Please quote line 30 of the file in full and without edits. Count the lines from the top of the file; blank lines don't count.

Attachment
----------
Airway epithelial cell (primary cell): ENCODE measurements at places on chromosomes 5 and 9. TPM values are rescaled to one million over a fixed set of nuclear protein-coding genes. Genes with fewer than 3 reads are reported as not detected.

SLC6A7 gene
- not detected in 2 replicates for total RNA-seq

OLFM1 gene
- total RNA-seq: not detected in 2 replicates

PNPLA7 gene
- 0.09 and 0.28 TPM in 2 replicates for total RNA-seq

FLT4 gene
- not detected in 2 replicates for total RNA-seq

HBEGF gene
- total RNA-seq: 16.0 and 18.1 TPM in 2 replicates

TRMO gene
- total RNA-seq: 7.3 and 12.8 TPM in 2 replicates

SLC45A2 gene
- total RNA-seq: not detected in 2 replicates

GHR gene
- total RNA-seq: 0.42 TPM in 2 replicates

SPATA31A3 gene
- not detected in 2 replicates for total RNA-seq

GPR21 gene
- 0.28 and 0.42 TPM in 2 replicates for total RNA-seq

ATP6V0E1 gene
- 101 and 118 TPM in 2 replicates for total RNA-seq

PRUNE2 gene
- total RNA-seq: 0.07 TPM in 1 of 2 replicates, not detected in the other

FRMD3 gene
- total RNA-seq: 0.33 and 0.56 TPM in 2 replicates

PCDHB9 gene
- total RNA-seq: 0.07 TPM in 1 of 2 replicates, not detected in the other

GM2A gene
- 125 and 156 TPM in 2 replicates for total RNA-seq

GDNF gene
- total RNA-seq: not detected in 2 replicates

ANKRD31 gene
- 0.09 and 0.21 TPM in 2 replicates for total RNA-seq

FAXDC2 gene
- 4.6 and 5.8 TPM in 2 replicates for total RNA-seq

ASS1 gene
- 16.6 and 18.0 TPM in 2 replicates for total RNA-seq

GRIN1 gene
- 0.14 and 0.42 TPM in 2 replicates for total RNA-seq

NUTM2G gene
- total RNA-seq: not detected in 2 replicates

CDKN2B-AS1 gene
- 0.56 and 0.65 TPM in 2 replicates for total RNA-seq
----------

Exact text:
GM2A gene